Kenya Senators Can Now Put On Traditional Attire to Parliament

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Senators in Kenya will now be allowed to attend proceedings in their cultural attire after the House Speaker Kenneth Lusaka made a landmark ruling on Tuesday.

Kenya senators can now put on traditional attire to parliament

Senators, both male and female, were previously only allowed into the chambers while dressed formally or in service uniforms, religious attires or any other attire approved from time to time.

The ruling came after Narok Senator Ledama Ole Kina temporarily brought proceedings in the Senate to a halt when he entered the Chambers clad in the traditional Maasai attire.

The Speaker made the ruling after a Senator dressed in English attire questioned whether his Narok counterpart was properly dressed when he entered the chambers dressed in the famous Maasai shuka. The red beaded shuka is globally identified with the Maasai.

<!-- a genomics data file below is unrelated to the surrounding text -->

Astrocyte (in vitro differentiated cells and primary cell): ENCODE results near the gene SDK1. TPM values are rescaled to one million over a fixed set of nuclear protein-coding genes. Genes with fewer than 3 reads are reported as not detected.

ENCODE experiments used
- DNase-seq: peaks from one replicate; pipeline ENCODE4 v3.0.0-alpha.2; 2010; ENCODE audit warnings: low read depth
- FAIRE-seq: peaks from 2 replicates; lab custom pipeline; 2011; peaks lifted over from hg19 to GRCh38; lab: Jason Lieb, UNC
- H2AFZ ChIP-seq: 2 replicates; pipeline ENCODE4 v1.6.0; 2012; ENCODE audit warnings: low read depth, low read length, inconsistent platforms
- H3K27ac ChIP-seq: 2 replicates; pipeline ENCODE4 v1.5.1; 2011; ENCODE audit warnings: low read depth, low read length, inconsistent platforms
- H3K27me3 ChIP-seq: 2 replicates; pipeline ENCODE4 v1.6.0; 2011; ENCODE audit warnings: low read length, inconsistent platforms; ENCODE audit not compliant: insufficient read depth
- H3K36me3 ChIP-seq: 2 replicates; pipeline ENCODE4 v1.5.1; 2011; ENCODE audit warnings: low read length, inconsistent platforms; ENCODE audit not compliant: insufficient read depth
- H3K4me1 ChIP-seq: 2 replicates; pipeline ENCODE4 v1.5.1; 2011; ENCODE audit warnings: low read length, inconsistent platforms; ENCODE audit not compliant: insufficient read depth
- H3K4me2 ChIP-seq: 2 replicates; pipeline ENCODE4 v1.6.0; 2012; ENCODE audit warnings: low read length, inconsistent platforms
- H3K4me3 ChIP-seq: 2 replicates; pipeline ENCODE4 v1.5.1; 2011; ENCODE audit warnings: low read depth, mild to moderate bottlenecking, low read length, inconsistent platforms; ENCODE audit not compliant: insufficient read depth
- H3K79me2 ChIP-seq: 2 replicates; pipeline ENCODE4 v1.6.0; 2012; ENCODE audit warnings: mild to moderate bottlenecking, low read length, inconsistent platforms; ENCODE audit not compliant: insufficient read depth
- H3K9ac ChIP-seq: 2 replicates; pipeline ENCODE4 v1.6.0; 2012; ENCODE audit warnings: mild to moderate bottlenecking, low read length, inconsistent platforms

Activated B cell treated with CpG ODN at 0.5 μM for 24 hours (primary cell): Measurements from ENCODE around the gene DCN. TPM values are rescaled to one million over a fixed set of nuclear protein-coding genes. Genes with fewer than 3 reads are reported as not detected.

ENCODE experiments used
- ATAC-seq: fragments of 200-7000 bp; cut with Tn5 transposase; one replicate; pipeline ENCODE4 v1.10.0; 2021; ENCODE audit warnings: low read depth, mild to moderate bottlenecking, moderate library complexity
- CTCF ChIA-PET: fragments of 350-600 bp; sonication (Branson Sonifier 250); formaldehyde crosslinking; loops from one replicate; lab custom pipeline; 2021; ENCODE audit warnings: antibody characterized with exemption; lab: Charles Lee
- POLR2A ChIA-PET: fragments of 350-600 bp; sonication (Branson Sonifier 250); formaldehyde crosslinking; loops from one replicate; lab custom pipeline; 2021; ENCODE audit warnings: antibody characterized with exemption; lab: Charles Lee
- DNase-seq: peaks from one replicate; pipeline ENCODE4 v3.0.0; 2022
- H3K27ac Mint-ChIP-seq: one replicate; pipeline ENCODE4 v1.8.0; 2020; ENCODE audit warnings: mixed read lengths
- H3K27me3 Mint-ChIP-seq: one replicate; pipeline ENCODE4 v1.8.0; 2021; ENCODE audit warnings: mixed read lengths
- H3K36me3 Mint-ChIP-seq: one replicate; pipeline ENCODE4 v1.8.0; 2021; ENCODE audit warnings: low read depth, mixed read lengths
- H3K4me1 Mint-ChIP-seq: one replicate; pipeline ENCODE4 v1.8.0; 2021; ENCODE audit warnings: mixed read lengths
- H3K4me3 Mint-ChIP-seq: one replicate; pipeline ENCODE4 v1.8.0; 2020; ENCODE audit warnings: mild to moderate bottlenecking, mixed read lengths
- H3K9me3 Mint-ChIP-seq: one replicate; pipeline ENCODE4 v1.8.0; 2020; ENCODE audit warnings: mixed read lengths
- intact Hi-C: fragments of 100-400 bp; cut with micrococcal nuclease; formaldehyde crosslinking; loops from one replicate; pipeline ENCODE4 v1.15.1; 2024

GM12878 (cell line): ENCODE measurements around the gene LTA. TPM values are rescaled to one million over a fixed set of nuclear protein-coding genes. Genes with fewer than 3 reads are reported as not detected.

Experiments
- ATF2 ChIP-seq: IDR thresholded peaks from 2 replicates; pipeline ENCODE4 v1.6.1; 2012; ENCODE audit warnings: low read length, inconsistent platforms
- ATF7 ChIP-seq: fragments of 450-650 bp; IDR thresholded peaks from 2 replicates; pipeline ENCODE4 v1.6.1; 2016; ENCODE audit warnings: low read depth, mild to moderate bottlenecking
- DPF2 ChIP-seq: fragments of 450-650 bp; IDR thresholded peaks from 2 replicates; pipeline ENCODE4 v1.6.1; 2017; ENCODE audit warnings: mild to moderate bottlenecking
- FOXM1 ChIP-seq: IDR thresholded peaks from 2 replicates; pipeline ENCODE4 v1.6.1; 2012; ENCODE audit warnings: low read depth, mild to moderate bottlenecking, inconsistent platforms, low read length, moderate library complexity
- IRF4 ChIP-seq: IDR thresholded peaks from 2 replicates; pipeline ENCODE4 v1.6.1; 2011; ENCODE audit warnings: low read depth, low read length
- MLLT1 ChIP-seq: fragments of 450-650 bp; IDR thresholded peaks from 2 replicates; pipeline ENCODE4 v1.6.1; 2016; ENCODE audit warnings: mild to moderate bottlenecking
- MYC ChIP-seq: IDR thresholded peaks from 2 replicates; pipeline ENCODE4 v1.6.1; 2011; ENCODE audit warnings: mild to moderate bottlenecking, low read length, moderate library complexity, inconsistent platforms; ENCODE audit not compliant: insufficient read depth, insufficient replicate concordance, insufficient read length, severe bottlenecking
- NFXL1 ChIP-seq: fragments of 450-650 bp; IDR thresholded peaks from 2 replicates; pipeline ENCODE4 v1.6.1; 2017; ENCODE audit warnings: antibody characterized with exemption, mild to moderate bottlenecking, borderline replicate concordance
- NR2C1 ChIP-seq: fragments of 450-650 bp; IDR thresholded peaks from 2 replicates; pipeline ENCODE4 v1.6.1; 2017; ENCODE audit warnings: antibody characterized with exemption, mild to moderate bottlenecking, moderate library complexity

Speaker Ken Lusaka, while answering him, said the constitution allowed people to practice their culture.

He went on to explain, “We all know that we represent our counties and every county has its own cultural dressing. Narok and Kajiado have their cultural dressing which is recognised world over. So, it will be unfortunate for me to order him out of the house.”

“Maasai dress is one of the most well-known and recognised cultural heritages of Kenya and is globally synonymous with Kenya and it would be absurd if we as a people do not take pride in and celebrate it,”.


Senators in attendance hailed the ruling, noting that it will enable Kenyans to showcase their rich culture.

Uzonna Anele
Anele is a web developer and a Pan-Africanist who believes bad leadership is the only thing keeping Africa from taking its rightful place in the modern world.

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